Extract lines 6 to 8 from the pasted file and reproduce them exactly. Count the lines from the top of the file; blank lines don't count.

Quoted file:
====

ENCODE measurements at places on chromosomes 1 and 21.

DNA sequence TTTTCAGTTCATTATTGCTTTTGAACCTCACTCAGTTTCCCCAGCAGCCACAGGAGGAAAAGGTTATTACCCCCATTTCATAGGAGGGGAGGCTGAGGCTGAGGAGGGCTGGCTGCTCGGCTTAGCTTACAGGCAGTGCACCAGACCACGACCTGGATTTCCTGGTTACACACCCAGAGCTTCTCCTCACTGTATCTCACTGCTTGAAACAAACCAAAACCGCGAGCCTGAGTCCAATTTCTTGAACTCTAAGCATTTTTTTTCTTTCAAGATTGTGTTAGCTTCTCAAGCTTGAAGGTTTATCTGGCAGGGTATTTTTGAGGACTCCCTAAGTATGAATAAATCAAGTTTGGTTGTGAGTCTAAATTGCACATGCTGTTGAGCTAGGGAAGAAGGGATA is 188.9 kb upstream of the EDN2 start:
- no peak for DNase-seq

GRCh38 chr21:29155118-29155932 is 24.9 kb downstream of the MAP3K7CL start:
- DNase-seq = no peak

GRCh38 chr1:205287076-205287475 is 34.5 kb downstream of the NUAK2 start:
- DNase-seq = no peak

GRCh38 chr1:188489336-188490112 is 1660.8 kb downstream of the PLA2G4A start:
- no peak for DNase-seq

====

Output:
GRCh38 chr1:205287076-205287475 is 34.5 kb downstream of the NUAK2 start:
- DNase-seq = no peak

GRCh38 chr1:188489336-188490112 is 1660.8 kb downstream of the PLA2G4A start: